In April, Culver City’s Mayme Clayton Library and Museum became the defendant in a civil suit filed by Los Angeles County.
The suit was filed after museum officials rejected multiple offers from the County over the course of a decade to help them relocate from their current location at the old Culver City Courthouse, to what the County called a more appropriate home for the large collection of rare books, films, documents, photographs, artifacts, and works of art showcasing the long history of African-American history and culture that drew admirers and supporters from near and far.
In 2006, Los Angeles County leased the courthouse to Culver City, which in turn sublet the courthouse to the museum, with an understanding that use of the old courthouse would only be for one year.
The suit filed by Los Angeles County comes 12 years after the museum’s lease expired and six months after the museum rejected an offer to remain in a section of the courthouse while completing a relocation plan.
In February, Lloyd Clayton, executive director of the Mayme Clayton Library and Museum, said that although his goal was for the collection to remain in Culver City, his was exploring options with several universities that have expressed interest in housing the two million items in the collection.
One of the universities that expressed in interest in the collection is California State University Dominguez Hills (CSUDH).
“This collection is one of the premier assemblages of African-American ephemera, documents and historic memorabilia west of the Mississippi,” said CSUDH President Thomas A. Parham. “We would be honored to give it a home and are confident that the librarians at CSUDH can preserve and present the collection in such a way that protects valuable and delicate items for posterity.”
Although the County of Los Angeles has pressed forward with legal action, the County and L.A. County Supervisor Mark Ridley-Thomas, who wants to convert the old courthouse into a constituency center, are committed to protecting the collection of African-American historical artifacts. The County and Ridley-Thomas have endorsed the offer by CSUDH.
“It is my hope that the Mayme Clayton Library and Museum will accept this outstanding offer from CSUDH,” said Ridley-Thomas. “There is a synergy and suitability to having this collection – so expertly and lovingly assembled by Dr. Mayme Clayton, a ground-breaking, African-American librarian—come under the care of one of the best library systems in California so that it is accessible for generations to come.”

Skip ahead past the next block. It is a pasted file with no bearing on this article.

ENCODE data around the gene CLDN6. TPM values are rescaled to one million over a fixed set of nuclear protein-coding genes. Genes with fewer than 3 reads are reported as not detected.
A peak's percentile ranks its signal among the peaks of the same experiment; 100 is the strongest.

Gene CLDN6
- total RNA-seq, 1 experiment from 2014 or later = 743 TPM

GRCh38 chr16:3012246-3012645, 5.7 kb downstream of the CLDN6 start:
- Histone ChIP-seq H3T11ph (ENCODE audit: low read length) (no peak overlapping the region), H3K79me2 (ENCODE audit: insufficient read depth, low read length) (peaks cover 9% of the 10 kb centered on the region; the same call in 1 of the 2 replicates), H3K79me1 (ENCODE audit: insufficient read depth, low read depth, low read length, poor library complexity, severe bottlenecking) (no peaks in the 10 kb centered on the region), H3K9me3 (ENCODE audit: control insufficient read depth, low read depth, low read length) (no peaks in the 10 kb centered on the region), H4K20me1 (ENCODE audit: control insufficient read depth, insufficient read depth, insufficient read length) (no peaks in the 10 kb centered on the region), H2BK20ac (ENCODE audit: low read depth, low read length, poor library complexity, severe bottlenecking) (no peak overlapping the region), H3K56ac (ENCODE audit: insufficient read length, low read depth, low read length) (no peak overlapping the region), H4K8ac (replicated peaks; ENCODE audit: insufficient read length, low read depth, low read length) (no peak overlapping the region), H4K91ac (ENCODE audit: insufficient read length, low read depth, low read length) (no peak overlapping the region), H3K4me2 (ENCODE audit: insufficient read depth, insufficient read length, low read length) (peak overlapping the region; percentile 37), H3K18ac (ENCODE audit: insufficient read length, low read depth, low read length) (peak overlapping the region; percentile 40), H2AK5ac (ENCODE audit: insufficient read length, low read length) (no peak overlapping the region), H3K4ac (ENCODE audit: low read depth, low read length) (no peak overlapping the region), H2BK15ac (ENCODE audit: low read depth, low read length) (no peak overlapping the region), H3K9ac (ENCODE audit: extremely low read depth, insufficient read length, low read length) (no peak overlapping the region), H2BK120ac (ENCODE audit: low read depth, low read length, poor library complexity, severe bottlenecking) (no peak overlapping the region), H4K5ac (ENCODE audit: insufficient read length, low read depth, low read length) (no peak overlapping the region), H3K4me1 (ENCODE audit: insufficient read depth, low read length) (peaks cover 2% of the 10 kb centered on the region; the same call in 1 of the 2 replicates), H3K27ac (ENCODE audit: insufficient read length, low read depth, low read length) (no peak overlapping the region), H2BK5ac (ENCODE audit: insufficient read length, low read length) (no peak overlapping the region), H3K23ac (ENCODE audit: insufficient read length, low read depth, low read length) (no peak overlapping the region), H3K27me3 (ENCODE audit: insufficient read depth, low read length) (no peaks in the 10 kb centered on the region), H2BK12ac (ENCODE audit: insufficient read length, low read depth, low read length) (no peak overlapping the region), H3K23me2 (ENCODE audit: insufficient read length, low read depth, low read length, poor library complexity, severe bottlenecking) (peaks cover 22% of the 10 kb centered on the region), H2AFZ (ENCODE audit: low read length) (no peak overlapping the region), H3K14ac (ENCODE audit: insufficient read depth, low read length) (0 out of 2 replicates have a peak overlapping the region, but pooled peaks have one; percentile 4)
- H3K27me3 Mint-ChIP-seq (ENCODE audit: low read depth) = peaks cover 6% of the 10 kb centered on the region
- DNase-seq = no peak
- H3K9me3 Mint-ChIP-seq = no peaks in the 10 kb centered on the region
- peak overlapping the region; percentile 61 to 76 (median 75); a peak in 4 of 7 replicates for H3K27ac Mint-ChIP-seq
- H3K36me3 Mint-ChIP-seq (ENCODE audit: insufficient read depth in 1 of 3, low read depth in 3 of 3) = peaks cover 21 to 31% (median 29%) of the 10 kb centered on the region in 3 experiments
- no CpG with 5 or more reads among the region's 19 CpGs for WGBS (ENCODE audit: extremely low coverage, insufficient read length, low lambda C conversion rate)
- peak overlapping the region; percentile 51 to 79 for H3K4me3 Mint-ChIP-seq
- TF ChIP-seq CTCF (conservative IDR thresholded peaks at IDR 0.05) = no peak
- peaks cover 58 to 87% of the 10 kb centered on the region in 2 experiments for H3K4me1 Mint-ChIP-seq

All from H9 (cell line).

In an effort to bring attention to the prospect of the Mayme Clayton Library and Museum having to relocate out of Culver City, an African-American leadership conference was held at the museum to celebrate Black History Month and hosted by Culver City Councilman Daniel Lee.
“We wanted to bring people into the Mayme Clayton Museum because its facing eviction at the current moment at the hands of Mark Ridley Thomas, our supervisor, who would like to turn it into a constituent center,” Lee said. “We think there is a way to achieve both concerns to allow the supervisor to have his constituent center but to provide space for the Mayme Clayton to continue to be here and we hope ultimately that is what happens.”
Once the Clayton collection of African-American artifacts leaves the old Culver City courthouse, the building will undergo extensive renovations.
The Mayme Clayton Library and Museum was founded in 1975 as the Western States Black Research Center. Dr. Mayme Clayton, a university librarian, collector, and historian believed that preserving and sharing the scattered and often neglected history of Americans of African descent was vitally important for current and future generations. Working independently for more than 40 years, Dr. Clayton meticulously amassed a collection characterized as “one of the finest collections of African-American literature, manuscripts, films, and ephemera in private hands.”
The collection was initially housed in a renovated three-room garage at the rear of Dr. Clayton’s home, located in the Los Angeles community of West Adams. The garage was set up as a library for local adults and children, with tables and chairs, bookshelves, and a card catalog. By 2002, however, many of the materials suffered damage due to inadequate storage and lack of proper environmental controls. As a result, the public had less access to the materials, and the collection was in danger of being irreparably ruined.
A campaign to rescue, relocate, inventory, catalog, and share the collection was organized in 2002 by Dr. Mayme Clayton’s eldest son, Avery Clayton (1947-2009), an artist and retired educator. As the founding Executive Director of the Mayme A. Clayton Library and Museum, Avery Clayton labored to ensure that his mother’s collection would have a permanent home. On October 13, 2006, Dr. Mayme Clayton passed away, just hours after a press conference announcing the establishment of a new home for the collection–the former Los Angeles County Superior Courthouse located in Culver City. In keeping with Dr. Clayton’s wishes, her collection was bequeathed to the Western States Black Research Center, and in 2007 the name of the organization was changed to the Mayme A. Clayton Library and Museum, in honor of her contributions and legacy.